3D-printing unicorn Carbon is bringing in a new high-powered CEO as it goes beyond the startup stage. Ellen Kullman, former CEO of DuPont, replaces cofounder Joe DeSimone, effective immediately, the company announced today. DeSimone, who had been in the CEO role since launching Carbon in 2013, becomes executive chairman of the board with the change.
DeSimone, 55, a former professor at the University of North Carolina, told Forbes that as he built out the Redwood City, California, company’s leadership team over the past 18 months, he’d begun to think about his own role at the expanding business—and who might take on the top operating spot. “[Investor] Bobby Long is the people person on the board. He and I talk seven times a week, and it was through that conversation that the idea emerged,” DeSimone said. “Bobby has a lot of ideas, often harebrained and not possible. And we pulled it off.”
Kullman, 63, a Carbon board member since 2016, had retired from DuPont in 2015 after beating back a challenge from activist investor Nelson Peltz. A Delaware native and resident of the East Coast, she’s now planning to move to the West Coast immediately after the Thanksgiving holiday. “I always told people if I was going to go back in an operating role it would have to be a compelling company,” she told Forbes. “That’s Carbon for me. . . . It’s compelling to me. I wouldn’t take on this position if it wasn’t.”
Investors have been pouring cash into 3D-printing companies at a time when industrial applications are booming. Carbon is the highest valued of these venture-backed startups. It has raised $680 million, at a valuation of $2.4 billion, from investors that include Sequoia Capital, GV, Madrone Capital Partners and Baillie Gifford. Its Series E round in June is likely to be its last private investment before going public.
Kullman’s background as a savvy operator of a large, publicly traded company for six years should prove helpful to Carbon whenever it chooses to do that expected IPO. She began her career at General Electric and joined DuPont in 1988 in its medical imaging business. She also sits on the boards of directors at United Technologies, Amgen, Goldman Sachs and Dell and is a former director of General Motors. She was the first woman to lead DuPont in its 212-year history, and was on Forbes’ list of most powerful women during her tenure there.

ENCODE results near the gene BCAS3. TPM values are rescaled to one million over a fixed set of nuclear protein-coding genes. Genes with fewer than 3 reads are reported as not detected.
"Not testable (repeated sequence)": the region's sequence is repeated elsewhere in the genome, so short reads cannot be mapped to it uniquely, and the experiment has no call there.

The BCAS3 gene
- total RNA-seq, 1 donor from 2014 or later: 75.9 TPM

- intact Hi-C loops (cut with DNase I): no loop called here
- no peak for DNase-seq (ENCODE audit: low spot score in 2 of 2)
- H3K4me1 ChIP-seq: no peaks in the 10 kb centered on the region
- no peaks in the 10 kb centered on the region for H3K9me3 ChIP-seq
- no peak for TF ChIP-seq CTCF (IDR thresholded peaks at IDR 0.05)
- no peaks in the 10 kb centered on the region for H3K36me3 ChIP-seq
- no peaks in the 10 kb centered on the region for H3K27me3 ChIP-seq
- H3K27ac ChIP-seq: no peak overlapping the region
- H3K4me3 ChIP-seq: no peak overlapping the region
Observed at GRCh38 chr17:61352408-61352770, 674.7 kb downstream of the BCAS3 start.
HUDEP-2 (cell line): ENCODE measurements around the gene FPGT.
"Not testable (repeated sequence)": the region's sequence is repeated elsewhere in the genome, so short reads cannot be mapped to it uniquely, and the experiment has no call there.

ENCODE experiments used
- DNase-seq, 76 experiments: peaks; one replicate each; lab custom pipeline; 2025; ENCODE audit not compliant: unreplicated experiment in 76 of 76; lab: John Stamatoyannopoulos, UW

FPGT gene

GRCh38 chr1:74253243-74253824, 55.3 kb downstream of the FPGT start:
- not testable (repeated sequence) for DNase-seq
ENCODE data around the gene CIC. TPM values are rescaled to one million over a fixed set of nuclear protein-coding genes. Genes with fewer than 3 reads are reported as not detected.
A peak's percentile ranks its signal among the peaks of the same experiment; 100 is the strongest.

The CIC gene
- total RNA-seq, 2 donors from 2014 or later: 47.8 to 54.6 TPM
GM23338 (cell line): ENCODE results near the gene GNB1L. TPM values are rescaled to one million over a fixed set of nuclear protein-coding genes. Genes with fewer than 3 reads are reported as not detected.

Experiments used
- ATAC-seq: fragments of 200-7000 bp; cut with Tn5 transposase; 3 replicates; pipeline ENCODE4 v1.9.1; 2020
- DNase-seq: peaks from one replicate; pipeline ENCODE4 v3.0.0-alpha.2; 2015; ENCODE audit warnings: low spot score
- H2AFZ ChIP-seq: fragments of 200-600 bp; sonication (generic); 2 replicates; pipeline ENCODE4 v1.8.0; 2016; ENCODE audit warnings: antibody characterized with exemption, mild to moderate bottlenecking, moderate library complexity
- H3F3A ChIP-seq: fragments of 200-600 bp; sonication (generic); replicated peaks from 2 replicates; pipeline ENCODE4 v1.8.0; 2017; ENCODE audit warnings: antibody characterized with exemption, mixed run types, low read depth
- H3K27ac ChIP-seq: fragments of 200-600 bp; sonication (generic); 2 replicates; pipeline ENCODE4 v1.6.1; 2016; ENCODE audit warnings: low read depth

She said she’ll begin by digging into the company’s operations as she works on both the company’s 2020 plan and its longer-term one. “I’ll put my own personality on it, and Joe will still be here and be an evangelist for the company,” she said.
Carbon, whose 3D-printing technology is called Digital Light Synthesis, is best known for its partnership with Adidas, for whom it makes midsoles of elastomer that feature a lightweight, latticework design that is only possible with 3D-printing technology. It also has deals with Riddell on custom 3D-printed football helmets; Dentsply Serona for aligners and dentures (of FDA-cleared materials); and Johnson & Johnson, which makes 3D-printed bioabsorbable polymers that could be used in surgery.
All told, Carbon, which operates on a subscription model, has an installed base approaching 1,000 printers. Its larger printers have an annual contract value (including resin) of some $200,000, while the smaller ones have a contract value of $70,000, DeSimone told Forbes in June. Forbes estimates that Carbon will surpass $100 million in revenue this year.
Today, 3D printing is a tiny piece of the $13 trillion global manufacturing market. But DeSimone and other 3D-printing entrepreneurs, such as Desktop Metal’s Ric Fulop and Formlabs’ Maxim Lobovsky, are working to increase its traction based on the technology’s ability to create parts that are lighter and more efficient than could be produced with other technologies.
Those parts could become more sustainable, as well. Carbon has been working to develop more recyclable and compostable materials that could be 3D-printed. In October, it introduced a new resin, known as RPU 130, developed in partnership with DuPont Tate & Lyle Bio Products that contains nearly 30% of a plant-based material called Susterra propanediol that was developed by DuPont during Kullman’s tenure there. With Kullman’s experience in chemical supply chains, DeSimone said, “we’re going to make a huge difference.”
Author: Amy Feldman